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What Are The Enzymes In Raw Honey And What Do They Do Inside The Body?

What Are The Enzymes In Raw Honey And What Do They Do?

Enzymes are molecules naturally present in the body that help to break apart substances so that they can be used by the body. They usually end in the letters "-ase."

For example, lactase breaks down lactose (milk sugar) and lipase breaks down lipids (fats).

All living things produce their own enzymes. Without these enzymes we would not be able to sustain life.

The lack of enzymes in the diet is the cause of many illnesses including indigestion, constipation, bloating, fatigue and headaches. Fresh and raw food, especially fruit and vegetables are full of enzymes.

Dietary experts suggest that eating vegetables at the start of a meal floods the stomach and intestines with digestive enzymes that help to break down the food that is about to come.

What Are The Enzymes In Raw Honey And What Do They Do?

Honey contains an astonishing number of enzymes, in fact over 5000 different enzymes according to nutrition expert Sally Fallon of the Weston A. Price Foundation.

These enzymes have an immediate detoxifying effect on the body because they get to work straight away and start breaking down the body's toxins.

The detoxifiying effect is multiplied many times when the raw honey is taken mixed in cold or warm water.

Sally Fallon described a Russian study which tried to find out why many inhabitants of Georgia lived to the age of 100.

The study revealed, as Fallon writes, "Many of these centenarians were beekeepers who often ate raw, unprocessed honey with all its 'impurities,' that is, with the pollen." 

The enzymes present in raw honey come from both the bees themselves and the plant nectar on which they feed.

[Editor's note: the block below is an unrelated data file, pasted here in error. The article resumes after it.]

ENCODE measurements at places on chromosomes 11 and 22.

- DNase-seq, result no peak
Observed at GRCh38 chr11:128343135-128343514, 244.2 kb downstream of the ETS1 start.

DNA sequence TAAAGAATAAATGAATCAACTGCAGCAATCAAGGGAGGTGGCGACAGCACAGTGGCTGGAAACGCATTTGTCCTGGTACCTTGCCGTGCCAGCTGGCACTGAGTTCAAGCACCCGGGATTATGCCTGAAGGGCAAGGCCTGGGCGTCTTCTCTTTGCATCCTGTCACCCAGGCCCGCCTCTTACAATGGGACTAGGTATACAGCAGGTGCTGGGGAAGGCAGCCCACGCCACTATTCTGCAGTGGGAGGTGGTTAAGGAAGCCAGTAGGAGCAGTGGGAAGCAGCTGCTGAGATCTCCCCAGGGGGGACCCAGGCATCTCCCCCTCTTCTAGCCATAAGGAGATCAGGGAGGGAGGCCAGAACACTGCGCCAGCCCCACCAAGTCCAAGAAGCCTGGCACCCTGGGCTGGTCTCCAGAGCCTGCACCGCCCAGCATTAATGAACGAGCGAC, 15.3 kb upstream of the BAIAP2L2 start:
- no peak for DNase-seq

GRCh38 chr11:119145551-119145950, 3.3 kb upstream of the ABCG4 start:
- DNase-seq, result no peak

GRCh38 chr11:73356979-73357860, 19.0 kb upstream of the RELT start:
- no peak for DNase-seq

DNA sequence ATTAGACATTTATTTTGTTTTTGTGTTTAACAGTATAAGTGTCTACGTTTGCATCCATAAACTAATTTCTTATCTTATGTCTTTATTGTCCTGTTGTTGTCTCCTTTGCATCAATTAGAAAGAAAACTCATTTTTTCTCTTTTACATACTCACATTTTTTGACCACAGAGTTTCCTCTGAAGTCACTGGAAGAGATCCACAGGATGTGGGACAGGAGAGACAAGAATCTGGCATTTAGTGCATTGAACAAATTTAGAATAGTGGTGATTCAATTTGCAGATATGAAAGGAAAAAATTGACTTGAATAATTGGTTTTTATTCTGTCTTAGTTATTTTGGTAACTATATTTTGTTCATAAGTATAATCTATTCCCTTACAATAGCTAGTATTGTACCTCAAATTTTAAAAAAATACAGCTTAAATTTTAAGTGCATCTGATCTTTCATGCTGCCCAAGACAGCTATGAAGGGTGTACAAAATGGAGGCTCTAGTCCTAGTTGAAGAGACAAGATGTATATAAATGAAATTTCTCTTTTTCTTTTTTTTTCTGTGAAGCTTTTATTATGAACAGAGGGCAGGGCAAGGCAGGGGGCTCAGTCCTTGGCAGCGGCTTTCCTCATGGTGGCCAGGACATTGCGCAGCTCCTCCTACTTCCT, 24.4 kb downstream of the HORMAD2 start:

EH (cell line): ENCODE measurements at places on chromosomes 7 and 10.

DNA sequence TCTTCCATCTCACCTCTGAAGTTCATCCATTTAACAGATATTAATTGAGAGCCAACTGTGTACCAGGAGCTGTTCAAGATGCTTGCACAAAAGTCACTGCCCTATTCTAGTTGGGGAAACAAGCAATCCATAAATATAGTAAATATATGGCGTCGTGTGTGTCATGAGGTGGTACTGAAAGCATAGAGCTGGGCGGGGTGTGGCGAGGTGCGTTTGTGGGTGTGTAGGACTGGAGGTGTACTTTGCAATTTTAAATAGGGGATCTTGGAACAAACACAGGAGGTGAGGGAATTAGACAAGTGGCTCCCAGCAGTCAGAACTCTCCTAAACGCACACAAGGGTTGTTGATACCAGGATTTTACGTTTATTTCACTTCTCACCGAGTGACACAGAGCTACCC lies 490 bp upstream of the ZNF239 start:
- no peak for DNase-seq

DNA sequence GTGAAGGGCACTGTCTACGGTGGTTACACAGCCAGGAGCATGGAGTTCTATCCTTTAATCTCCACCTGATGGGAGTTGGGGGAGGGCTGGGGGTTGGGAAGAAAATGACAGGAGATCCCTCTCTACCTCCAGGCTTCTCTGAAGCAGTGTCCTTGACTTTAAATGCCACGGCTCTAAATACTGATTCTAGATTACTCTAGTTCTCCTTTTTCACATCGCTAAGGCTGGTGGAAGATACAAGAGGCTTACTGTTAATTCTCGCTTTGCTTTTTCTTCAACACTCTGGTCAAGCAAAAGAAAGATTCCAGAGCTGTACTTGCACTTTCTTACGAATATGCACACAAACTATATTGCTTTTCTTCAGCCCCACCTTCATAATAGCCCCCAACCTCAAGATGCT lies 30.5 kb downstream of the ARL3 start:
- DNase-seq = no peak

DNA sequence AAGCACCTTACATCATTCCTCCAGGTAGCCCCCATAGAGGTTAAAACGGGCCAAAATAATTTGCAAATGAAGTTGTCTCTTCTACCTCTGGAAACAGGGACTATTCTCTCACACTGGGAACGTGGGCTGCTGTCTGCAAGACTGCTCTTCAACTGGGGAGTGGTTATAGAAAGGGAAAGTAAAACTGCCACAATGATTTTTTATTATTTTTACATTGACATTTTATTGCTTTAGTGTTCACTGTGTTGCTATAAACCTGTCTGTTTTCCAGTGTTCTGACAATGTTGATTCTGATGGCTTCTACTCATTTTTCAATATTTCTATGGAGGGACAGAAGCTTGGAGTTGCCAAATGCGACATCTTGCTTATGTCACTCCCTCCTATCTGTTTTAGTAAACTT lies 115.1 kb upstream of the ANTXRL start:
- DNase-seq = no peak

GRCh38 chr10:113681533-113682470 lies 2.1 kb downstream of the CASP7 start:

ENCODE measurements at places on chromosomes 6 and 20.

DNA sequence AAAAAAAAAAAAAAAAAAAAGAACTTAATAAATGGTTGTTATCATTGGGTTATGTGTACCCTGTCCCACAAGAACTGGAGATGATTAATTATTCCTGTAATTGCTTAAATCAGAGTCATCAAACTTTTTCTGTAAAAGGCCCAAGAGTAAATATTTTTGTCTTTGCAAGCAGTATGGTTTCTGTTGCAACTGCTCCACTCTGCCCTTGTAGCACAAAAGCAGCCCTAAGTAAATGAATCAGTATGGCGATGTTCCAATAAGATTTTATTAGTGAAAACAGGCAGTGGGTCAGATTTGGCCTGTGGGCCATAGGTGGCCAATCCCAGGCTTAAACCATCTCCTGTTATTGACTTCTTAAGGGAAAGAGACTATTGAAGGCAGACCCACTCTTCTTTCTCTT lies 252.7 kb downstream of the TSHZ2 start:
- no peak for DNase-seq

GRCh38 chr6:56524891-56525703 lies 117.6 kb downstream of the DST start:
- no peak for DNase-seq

Some of these enzymes are:

Diastase

Diastase enzyme in raw honey

Also known as amylase, digests complex carbohydrates into simple compounds that can be absorbed by the body. Complex carbohydrates include foods such as rice, pasta, grains, potatoes and bread.

The diastase content of honey varies according to the floral source. For example, clover honey has a Diastase Number (DN) of 5.73 whereas eucalyptus (gum) honey has a a Diastase Number of 24.0, almost four times as much.

Our Raw Organic Rivera Gum Honey is one of the world's purest eucalyptus honeys, with a eucalyptus pollen count of over 85-90% eucalyptus.

Diastase enzyme in eucalyptus honey

Diastase content decreases when honey is heated or stored for a long time.

Invertase

Invertase enzyme in raw honey

Invertase breaks down sucrose - as found in simple sugar - into glucose and fructose. In other words, invertase helps the body to digest sugar.

Glucose oxidase

Glucose oxidase in raw honey

Glucose oxidase produces hydrogen peroxide, which is where the powerful antibacterial properties of raw honey come from.

Peptidase

Peptidase is known as a proteolytic enzyme whose function is to break down proteins into amino acids, i.e. to allow proteins to be better absorbed by the body. 

The best way to benefit from the high enzyme content of raw honey is to mix a teaspoon of raw honey into a glass of cold or warm (not hot) water and drink it on an empty stomach first thing in the morning.

Flooding the body with digestive enzymes at the start of the day improves digestion because it puts less of a burden on the body to produce these enzymes itself.

Our honeys with high enzyme contents include the Raw Organic Rivera Gum Honey from Uruguay and the Raw Organic Rainforest Honey from Brazil.

 


1 comment

  • Hi I wonder if you do email gift vouchers?

    Anon

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